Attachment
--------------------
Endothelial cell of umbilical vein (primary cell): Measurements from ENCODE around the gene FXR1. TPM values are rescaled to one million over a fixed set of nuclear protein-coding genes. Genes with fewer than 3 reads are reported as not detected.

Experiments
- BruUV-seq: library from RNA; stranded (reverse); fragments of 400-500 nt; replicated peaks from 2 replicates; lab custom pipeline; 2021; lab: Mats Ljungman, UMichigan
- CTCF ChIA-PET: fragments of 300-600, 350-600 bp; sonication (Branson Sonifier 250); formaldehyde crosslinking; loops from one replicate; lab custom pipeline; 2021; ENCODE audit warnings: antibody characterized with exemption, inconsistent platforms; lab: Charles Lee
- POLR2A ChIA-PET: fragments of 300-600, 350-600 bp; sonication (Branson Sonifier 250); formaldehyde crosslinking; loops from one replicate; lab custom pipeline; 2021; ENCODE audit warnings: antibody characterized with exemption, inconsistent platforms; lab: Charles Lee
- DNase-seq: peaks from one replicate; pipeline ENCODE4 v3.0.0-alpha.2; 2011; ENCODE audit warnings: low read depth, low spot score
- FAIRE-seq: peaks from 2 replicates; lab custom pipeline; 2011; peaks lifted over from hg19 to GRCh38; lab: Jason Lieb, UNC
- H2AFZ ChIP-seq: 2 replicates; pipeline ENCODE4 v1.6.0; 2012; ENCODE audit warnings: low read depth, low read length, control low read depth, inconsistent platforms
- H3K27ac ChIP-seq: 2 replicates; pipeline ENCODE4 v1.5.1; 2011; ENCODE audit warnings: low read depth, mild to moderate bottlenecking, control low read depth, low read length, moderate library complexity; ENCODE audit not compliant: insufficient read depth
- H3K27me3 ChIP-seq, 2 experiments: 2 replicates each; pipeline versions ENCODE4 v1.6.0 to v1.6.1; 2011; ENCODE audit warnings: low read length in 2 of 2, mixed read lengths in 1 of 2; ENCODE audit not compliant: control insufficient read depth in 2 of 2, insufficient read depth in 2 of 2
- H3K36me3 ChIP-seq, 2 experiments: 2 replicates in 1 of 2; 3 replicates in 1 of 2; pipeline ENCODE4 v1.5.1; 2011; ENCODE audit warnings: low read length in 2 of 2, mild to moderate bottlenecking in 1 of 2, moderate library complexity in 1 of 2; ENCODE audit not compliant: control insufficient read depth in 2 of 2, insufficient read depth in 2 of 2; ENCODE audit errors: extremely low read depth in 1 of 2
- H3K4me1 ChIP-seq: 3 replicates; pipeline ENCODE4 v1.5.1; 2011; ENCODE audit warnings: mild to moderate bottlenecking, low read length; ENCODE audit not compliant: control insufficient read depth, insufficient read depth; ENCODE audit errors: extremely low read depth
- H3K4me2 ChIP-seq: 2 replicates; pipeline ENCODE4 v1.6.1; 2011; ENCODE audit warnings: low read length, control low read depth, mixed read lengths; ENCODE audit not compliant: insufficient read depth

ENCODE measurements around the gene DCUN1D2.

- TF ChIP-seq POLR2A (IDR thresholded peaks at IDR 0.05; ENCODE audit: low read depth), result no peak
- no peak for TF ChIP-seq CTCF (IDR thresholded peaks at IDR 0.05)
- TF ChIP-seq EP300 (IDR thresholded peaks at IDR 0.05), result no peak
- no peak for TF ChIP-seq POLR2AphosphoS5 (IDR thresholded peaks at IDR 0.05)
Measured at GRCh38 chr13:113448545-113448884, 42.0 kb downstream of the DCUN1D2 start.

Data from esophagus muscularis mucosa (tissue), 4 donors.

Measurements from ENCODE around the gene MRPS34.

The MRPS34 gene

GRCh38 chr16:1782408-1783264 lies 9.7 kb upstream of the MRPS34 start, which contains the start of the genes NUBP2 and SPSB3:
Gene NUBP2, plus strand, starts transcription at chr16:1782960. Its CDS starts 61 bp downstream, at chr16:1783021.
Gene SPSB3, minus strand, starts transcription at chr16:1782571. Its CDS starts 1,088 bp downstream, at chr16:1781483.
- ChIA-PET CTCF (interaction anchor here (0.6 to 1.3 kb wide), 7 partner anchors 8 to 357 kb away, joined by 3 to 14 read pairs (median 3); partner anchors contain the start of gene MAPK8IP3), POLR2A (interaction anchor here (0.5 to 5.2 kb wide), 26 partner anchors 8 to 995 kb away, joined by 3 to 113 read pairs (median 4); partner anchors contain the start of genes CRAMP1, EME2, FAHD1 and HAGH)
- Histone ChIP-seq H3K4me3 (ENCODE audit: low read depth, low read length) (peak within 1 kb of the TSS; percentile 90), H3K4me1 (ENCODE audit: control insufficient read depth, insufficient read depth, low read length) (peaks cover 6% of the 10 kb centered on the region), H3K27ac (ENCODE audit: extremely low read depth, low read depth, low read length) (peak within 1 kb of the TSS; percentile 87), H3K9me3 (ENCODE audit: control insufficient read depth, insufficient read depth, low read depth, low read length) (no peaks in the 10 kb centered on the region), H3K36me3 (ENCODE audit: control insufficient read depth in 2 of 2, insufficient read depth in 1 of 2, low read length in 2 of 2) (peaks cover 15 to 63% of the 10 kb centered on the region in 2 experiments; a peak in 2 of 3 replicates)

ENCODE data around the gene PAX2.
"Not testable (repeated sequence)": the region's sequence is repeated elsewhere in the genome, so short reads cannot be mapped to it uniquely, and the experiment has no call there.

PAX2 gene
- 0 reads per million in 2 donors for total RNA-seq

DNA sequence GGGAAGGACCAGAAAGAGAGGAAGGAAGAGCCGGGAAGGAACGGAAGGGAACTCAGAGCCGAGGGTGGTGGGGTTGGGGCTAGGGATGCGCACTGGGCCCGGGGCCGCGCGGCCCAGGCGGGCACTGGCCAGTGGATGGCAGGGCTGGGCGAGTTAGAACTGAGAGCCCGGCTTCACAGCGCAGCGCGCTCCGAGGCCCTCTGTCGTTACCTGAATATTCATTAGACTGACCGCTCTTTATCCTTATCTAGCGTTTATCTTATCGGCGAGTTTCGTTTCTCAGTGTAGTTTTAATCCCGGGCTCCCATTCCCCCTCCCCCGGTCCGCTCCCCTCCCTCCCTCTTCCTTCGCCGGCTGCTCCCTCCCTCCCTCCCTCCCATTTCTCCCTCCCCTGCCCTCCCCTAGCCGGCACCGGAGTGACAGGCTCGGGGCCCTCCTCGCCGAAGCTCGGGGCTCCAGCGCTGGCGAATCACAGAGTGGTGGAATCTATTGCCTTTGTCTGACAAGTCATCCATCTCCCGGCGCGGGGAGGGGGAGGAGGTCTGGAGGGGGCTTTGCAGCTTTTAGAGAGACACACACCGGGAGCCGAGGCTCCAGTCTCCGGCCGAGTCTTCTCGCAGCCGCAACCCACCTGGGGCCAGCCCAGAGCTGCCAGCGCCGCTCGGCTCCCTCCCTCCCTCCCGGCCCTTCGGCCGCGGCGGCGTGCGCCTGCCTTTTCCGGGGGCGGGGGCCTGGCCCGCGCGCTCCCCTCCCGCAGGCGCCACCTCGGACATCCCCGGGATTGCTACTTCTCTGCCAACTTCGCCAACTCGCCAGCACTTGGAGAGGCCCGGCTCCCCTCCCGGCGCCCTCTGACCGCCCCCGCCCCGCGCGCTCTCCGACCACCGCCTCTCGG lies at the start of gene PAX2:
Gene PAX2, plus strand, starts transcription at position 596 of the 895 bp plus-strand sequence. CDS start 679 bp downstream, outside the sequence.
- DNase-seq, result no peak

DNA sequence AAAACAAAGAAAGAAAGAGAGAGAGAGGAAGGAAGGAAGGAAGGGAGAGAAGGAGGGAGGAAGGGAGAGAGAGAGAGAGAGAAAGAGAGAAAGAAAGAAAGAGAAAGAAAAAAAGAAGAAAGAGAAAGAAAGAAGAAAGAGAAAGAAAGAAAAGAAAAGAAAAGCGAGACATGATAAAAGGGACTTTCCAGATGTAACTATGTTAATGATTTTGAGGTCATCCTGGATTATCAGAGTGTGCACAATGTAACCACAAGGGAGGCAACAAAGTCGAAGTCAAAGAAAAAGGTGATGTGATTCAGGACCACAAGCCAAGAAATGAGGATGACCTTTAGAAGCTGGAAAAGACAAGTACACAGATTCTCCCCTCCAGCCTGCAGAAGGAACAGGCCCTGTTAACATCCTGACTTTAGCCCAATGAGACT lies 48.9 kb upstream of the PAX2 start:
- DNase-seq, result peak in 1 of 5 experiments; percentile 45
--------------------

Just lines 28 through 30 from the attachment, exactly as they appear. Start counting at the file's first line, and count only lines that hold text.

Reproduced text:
ENCODE data around the gene PAX2.
"Not testable (repeated sequence)": the region's sequence is repeated elsewhere in the genome, so short reads cannot be mapped to it uniquely, and the experiment has no call there.

PAX2 gene